Sept 2016 TBRTwo books today that are set in the American West, partly or fully (Colorado and California) and involve the effect of those places on the artistic careers of the main characters, a fictitious opera singer based on a real one and a writer who was in the middle of changing his name. I’m enjoying alternating those substantial Viragoes with other books and it’s certainly bringing up some interesting contrasts and links!

Willa Cather – “The Song of the Lark”

(23 October 2015, from Verity)

A wonderful and readable chunkster (like Edith Wharton, I find Cather extremely readable) detailing the life and creative development of Thea Kronberg, of Swedish extraction and born in Colorado. Although the author apparently came to dislike the way this book “tells all”, I really liked this detailed aspect showing exactly how she kept her talent safe and growing and exactly how she learned her craft – the book is based partly on interviews with a Swedish singer and that level of research shows in the detail but is cleverly woven in and doesn’t make it any less delightful to read. I loved the descriptions of her different teachers and what they bring to her, and how she’s always really yearning for the old days and the friends of her youth.

As with Wharton, Cather has her heroine defy convention, but in Thea we see a woman whose character develops unevenly, leaving her mature in some aspects but almost childlike in others. However, she loses her family and any sentimental connections in her single-minded pursuit of her dreams – but then again, how many other women written about at this time (the book was published in 1915 but set 20 and more years earlier) were able to do that to the detriment of a “normal” life?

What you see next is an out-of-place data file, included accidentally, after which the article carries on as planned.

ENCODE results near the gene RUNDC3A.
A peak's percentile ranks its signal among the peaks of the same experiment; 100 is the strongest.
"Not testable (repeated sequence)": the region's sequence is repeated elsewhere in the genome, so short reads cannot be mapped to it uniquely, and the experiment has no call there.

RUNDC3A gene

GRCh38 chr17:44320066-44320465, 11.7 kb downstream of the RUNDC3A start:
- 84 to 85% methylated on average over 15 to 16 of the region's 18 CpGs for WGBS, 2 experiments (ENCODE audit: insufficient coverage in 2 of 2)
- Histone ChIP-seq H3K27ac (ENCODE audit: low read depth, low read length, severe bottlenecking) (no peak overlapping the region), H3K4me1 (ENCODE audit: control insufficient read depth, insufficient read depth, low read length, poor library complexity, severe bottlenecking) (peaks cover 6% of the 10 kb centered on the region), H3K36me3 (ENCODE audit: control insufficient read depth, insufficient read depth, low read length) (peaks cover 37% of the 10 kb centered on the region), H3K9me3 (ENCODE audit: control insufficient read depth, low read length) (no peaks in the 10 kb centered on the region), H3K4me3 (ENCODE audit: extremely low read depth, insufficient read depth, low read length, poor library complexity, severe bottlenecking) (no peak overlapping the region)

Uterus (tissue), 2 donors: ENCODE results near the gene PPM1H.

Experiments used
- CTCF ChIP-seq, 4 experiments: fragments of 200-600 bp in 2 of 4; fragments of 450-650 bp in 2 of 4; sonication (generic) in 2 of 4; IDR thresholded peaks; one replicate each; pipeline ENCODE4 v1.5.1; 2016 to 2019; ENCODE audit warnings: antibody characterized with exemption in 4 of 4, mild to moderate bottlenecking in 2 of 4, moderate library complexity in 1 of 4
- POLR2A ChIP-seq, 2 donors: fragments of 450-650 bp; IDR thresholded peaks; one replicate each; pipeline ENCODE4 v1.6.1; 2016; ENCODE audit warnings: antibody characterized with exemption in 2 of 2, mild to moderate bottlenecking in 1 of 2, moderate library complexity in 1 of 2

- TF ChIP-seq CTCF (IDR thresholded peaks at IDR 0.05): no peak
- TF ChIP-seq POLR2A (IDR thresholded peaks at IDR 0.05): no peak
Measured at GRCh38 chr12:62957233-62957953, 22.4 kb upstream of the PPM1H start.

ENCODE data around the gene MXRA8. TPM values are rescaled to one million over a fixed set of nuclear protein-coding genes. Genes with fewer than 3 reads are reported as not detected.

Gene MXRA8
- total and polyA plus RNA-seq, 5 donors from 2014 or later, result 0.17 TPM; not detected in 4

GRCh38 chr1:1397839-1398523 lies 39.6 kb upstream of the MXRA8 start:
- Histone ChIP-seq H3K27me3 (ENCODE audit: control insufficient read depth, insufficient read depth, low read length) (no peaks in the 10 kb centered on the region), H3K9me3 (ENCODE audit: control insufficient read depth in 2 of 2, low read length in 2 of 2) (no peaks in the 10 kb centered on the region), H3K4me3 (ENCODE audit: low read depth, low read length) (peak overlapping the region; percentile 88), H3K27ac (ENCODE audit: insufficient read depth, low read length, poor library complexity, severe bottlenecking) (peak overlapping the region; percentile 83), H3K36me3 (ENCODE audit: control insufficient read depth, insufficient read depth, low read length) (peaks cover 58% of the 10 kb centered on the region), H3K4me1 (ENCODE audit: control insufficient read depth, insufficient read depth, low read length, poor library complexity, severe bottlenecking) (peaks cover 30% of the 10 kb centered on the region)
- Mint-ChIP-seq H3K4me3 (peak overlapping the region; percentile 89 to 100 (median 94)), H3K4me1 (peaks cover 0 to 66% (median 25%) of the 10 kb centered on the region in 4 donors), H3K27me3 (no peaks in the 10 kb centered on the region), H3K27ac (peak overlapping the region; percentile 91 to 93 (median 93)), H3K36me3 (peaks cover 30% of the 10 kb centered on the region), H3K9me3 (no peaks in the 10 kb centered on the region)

The secondary characters are lovely and beautifully if a little sentimentally drawn, and Thea’s complicated relationships with them are laid out for us to see. The whole is nicely tied up in the closing scenes and epilogue. Don’t let the size of this book put you off: it’s a great read!

James Fletcher (ed.) – “Mark Twain’s 88 Days in the Mother Lode”

(25 December 2015 – from Tedd)

This was a Not So Secret Santa gift from someone in my Photo A Day Facebook group – I always say I’m happy to receive books set in or about or by a writer from the person’s home town, and this one ticked all those boxes, even coming from and containing the bookmark of a new and used bookstore in Sacramento, California, which was lovely.

It’s a very carefully researched and put together account of Samuel Clemens’ / Mark Twain’s (he was just starting to use the nom de plume) time hiding out in a California cabin with three brothers, gathering stories of the gold rush that would kick-start his rise to national and international fame. His career before (especially on the river boats) and after are filled in and the information and reminiscences are drawn together from various contemporary sources. Some of Twain’s own pieces are included, especially a famous jumping frog story (poor frog) that brought him his initial fame. A couple of hours of interesting reading with some good photographs.

I’m currently reading “Belinda” by Rhoda Broughton which is an intriguing 1885 Virago with a shy heroine who everyone sees as cold and horrible, quite a modern view really and a good read.